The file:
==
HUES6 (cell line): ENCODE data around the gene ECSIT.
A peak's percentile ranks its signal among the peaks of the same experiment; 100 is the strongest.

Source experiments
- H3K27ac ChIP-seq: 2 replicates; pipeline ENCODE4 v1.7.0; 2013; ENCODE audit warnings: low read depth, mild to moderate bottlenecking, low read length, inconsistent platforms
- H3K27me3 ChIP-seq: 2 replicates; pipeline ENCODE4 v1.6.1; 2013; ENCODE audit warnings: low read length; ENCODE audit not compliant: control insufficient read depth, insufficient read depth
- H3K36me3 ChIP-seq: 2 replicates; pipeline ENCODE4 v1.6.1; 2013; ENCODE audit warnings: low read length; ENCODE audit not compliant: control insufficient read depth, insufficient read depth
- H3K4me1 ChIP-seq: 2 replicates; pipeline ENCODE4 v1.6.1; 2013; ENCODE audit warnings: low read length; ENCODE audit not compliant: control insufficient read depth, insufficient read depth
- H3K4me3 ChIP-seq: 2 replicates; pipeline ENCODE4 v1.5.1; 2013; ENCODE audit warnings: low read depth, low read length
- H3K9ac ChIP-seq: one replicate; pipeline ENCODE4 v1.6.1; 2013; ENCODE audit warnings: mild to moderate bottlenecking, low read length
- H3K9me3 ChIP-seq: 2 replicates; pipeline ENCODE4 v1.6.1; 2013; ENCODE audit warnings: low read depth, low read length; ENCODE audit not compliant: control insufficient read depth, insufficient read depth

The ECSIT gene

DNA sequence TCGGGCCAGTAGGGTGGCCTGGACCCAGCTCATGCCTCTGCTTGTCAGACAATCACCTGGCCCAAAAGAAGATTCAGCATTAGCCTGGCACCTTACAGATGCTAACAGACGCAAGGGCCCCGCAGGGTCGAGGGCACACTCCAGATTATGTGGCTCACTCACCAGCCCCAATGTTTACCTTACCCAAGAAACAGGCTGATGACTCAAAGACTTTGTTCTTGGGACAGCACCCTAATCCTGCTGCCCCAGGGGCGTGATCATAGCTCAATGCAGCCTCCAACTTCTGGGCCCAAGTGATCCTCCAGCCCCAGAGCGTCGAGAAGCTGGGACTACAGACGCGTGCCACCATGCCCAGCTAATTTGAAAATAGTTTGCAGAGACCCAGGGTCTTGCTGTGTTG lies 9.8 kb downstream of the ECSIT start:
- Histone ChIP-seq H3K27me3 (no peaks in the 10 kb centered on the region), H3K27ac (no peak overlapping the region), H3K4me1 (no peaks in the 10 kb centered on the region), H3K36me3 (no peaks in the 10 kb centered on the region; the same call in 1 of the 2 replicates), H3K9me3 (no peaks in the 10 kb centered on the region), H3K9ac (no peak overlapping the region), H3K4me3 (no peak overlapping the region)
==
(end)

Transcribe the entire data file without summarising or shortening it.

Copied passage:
HUES6 (cell line): ENCODE data around the gene ECSIT.
A peak's percentile ranks its signal among the peaks of the same experiment; 100 is the strongest.

Source experiments
- H3K27ac ChIP-seq: 2 replicates; pipeline ENCODE4 v1.7.0; 2013; ENCODE audit warnings: low read depth, mild to moderate bottlenecking, low read length, inconsistent platforms
- H3K27me3 ChIP-seq: 2 replicates; pipeline ENCODE4 v1.6.1; 2013; ENCODE audit warnings: low read length; ENCODE audit not compliant: control insufficient read depth, insufficient read depth
- H3K36me3 ChIP-seq: 2 replicates; pipeline ENCODE4 v1.6.1; 2013; ENCODE audit warnings: low read length; ENCODE audit not compliant: control insufficient read depth, insufficient read depth
- H3K4me1 ChIP-seq: 2 replicates; pipeline ENCODE4 v1.6.1; 2013; ENCODE audit warnings: low read length; ENCODE audit not compliant: control insufficient read depth, insufficient read depth
- H3K4me3 ChIP-seq: 2 replicates; pipeline ENCODE4 v1.5.1; 2013; ENCODE audit warnings: low read depth, low read length
- H3K9ac ChIP-seq: one replicate; pipeline ENCODE4 v1.6.1; 2013; ENCODE audit warnings: mild to moderate bottlenecking, low read length
- H3K9me3 ChIP-seq: 2 replicates; pipeline ENCODE4 v1.6.1; 2013; ENCODE audit warnings: low read depth, low read length; ENCODE audit not compliant: control insufficient read depth, insufficient read depth

The ECSIT gene

DNA sequence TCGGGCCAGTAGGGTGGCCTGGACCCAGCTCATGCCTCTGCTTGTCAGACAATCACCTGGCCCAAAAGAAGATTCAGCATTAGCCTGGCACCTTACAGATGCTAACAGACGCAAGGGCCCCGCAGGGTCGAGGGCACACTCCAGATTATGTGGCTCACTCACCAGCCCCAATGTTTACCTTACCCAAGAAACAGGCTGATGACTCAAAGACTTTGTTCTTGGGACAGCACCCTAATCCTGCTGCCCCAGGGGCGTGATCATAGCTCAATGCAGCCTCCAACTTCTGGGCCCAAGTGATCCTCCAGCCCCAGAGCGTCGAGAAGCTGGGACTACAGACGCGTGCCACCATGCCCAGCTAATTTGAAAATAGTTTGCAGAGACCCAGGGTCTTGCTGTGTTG lies 9.8 kb downstream of the ECSIT start:
- Histone ChIP-seq H3K27me3 (no peaks in the 10 kb centered on the region), H3K27ac (no peak overlapping the region), H3K4me1 (no peaks in the 10 kb centered on the region), H3K36me3 (no peaks in the 10 kb centered on the region; the same call in 1 of the 2 replicates), H3K9me3 (no peaks in the 10 kb centered on the region), H3K9ac (no peak overlapping the region), H3K4me3 (no peak overlapping the region)